Given the massive suffering that right-wing governments inflicted on the Japanese people (let alone other countries) during World War II, it is truly tragic the leadership of Japan is now risking military conflict over small islands that have no strategic value. It is even more absurd that the United States could be boxed into defending Tokyo's claims to islands it acquired by conquest in the 1895 Sino-Japanese war.
An analogous situation occurred in 2004 when Taiwan took actions that could have triggered war with China and precipitated a larger confrontation involving the United States because of US treaty obligations. Fortunately, President George W. Bush warned Taiwan to curb its aggressive behavior and avoided a conflict.
Of course, other American allies besides Japan and the Philippines have exploited the island disputes in Asia to bolster their nationalist credentials with domestic political constituencies. Among the most flagrant examples is the provocative visit of former South Korean President Lee Myung-bak in August of last year to the island of Dokdo/Takeshima, which is claimed by both South Korea and Japan. Lee's visit scuttled the prospect of improved military cooperation with Japan, which could have strengthened both countries' national security.
There are no lack of proposals from policy experts, in the United States and Asia, on how to mitigate, defuse and ultimately resolve the island conflicts in the South China and East China Seas. Brookings expert Richard Bush has written insightfully on ways to prevent the "tragic" scenarios he believes could come to pass between Japan and China in their island dispute. Nautilus senior associate Mark Valencia has laid out detailed prescriptions for a Code of Conduct to reduce the chances of conflict in the South China Sea.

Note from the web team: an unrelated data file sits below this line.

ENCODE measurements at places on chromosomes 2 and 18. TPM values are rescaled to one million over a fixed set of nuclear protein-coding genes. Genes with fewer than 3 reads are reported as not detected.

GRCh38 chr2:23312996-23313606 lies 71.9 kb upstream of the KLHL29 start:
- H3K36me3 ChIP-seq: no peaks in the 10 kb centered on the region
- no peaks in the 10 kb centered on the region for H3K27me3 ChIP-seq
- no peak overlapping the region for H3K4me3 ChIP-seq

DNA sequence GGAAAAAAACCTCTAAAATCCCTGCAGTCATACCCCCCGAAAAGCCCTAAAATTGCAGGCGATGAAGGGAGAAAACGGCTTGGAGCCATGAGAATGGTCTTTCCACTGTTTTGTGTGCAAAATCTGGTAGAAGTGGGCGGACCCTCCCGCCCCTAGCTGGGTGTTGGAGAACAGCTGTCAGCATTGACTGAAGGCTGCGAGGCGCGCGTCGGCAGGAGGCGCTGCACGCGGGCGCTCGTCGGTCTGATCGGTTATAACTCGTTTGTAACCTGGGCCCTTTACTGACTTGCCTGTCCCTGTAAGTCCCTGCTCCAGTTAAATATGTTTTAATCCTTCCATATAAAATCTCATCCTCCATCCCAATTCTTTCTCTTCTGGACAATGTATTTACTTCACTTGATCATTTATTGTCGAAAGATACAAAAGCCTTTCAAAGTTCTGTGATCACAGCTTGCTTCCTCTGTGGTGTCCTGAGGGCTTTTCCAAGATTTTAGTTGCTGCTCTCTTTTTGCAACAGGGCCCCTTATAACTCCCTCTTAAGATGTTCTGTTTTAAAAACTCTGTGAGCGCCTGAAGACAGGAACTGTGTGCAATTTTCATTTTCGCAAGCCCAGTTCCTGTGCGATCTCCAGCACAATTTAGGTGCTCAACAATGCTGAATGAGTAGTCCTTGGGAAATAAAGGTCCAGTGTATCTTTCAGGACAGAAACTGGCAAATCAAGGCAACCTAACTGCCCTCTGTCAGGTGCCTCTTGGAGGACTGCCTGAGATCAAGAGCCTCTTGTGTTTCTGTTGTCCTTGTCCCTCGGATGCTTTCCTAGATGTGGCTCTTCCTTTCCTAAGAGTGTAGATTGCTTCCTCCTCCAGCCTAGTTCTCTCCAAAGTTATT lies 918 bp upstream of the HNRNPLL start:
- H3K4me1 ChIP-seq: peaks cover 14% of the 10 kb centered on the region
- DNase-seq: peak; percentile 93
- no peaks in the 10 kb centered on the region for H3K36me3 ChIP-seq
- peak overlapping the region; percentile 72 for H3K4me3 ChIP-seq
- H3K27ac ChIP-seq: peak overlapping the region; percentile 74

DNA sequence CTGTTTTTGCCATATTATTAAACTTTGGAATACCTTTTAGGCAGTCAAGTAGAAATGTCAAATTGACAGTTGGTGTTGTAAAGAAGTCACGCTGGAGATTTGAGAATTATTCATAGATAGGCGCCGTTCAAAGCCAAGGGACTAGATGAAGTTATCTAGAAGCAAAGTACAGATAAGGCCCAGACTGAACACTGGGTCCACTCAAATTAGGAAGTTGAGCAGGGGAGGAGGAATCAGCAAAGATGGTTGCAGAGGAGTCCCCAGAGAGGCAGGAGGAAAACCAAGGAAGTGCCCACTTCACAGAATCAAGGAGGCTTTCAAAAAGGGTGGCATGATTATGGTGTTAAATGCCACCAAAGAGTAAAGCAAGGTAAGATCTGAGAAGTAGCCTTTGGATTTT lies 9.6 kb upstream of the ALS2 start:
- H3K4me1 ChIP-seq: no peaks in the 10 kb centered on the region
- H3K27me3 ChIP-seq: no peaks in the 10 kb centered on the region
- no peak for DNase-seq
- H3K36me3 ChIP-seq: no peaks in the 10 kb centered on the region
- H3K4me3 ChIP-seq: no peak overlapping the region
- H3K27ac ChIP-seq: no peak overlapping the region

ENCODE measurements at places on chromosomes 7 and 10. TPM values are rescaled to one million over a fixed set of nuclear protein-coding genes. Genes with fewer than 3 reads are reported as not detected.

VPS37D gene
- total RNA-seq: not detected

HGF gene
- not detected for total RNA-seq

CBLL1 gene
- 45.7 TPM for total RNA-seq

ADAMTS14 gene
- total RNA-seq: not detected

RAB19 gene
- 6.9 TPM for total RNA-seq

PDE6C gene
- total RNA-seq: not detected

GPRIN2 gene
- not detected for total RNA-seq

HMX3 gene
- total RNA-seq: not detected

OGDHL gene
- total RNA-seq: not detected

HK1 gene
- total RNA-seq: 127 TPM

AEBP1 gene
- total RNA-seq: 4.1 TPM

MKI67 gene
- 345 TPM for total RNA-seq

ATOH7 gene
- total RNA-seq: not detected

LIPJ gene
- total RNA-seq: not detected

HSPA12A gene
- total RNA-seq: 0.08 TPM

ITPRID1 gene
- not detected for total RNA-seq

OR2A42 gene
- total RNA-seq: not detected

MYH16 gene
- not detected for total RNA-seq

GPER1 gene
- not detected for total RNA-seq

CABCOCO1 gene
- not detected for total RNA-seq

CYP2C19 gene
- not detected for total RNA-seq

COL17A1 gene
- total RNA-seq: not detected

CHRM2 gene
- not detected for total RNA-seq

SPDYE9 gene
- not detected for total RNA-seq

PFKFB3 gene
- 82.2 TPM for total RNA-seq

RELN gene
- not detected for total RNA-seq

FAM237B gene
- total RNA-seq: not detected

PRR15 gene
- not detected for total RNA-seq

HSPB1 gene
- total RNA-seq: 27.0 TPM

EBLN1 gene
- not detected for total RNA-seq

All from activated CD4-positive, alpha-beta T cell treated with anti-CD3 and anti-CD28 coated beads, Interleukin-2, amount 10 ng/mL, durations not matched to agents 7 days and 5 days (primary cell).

In my recent book, The China Fallacy, I called for the U.S. to negotiate a pull-back of all Chinese forces now engaged in patrolling Japanese territory from a defined security zone surrounding Japan. I also proposed that all countries involved in the island disputes submit their claims for adjudication to the International Tribunal for the Law of the Sea. Ironically, only the Philippines has followed the latter approach, thus far.
The sad truth is that expert proposals won't amount to a hill of beans if the country that now dominates the Asia Pacific -- the United States -- effectively chooses to look the other way when the threat of serious armed conflict over small islands arises. Expressing "hope" and giving "encouragement" for Asian countries to peacefully resolve these difficult disputes by themselves is not worthy of a country that has the diplomatic, political and military clout to push for and achieve conflict resolution. Needless to say, a largely hands-off attitude also does little to bolster the standing of the United States in the region.
Donald Gross is senior associate at the Pacific Forum of the Center for Strategic and International Studies (CSIS), a former State Department official, and author of The China Fallacy: How the U.S. Can Benefit from China's Rise and Avoid Another Cold War (Bloomsbury, 2013).